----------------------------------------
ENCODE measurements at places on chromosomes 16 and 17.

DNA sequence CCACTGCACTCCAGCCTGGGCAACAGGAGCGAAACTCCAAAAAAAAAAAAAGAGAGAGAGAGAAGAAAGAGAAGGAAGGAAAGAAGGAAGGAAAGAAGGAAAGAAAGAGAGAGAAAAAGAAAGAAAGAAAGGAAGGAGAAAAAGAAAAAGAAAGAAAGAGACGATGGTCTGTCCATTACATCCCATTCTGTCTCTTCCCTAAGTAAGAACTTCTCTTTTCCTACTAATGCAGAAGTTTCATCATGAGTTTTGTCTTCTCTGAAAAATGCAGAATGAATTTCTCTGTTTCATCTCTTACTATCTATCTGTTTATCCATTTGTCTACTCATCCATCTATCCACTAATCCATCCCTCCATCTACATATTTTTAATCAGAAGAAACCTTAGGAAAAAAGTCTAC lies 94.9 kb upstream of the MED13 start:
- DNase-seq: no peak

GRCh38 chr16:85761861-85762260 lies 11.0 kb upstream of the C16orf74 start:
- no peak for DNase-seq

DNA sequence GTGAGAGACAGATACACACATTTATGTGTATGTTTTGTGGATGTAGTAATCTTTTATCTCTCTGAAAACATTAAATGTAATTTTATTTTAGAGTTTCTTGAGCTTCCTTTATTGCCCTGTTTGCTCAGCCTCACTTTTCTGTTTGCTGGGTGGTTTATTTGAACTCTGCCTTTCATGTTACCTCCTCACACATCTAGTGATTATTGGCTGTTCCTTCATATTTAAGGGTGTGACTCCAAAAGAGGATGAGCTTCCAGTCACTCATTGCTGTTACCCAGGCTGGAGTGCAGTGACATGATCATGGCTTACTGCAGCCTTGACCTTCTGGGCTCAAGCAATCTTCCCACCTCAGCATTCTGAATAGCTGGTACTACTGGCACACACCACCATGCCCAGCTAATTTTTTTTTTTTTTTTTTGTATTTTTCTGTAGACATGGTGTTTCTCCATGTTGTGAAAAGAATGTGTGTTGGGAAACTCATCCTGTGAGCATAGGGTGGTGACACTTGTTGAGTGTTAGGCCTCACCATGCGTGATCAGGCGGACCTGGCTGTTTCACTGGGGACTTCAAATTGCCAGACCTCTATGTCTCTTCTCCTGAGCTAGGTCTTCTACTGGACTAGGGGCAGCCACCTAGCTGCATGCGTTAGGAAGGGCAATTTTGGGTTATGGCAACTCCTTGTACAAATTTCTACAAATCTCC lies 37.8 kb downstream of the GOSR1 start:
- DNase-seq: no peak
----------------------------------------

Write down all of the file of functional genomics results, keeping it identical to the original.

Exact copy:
ENCODE measurements at places on chromosomes 16 and 17.

DNA sequence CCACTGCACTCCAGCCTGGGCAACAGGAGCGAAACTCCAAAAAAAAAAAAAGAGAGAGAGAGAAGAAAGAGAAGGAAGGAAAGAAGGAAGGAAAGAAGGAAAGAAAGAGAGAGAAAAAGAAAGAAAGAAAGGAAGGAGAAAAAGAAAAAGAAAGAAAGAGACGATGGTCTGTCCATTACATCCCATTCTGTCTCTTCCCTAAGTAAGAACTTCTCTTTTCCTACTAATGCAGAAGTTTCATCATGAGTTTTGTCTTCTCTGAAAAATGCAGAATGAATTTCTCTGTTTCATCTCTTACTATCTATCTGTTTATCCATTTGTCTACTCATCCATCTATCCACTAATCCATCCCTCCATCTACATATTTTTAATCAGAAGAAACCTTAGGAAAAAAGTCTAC lies 94.9 kb upstream of the MED13 start:
- DNase-seq: no peak

GRCh38 chr16:85761861-85762260 lies 11.0 kb upstream of the C16orf74 start:
- no peak for DNase-seq

DNA sequence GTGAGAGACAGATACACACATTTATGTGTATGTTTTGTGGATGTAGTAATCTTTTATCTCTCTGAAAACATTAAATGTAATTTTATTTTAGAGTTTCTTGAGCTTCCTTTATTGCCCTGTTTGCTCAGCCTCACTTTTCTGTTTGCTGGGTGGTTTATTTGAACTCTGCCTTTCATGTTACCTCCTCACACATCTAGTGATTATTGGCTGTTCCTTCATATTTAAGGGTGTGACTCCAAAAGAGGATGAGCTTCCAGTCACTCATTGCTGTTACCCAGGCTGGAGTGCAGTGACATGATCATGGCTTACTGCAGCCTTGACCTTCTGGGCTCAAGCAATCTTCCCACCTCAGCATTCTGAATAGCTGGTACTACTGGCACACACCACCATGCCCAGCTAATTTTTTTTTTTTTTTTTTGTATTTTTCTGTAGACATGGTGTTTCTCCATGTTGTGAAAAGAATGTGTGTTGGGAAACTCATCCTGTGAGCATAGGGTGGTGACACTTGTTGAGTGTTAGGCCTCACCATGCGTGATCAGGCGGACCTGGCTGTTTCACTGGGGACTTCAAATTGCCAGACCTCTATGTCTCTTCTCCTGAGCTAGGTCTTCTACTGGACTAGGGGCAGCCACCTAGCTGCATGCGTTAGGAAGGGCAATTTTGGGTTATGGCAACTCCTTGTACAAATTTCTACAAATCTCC lies 37.8 kb downstream of the GOSR1 start:
- DNase-seq: no peak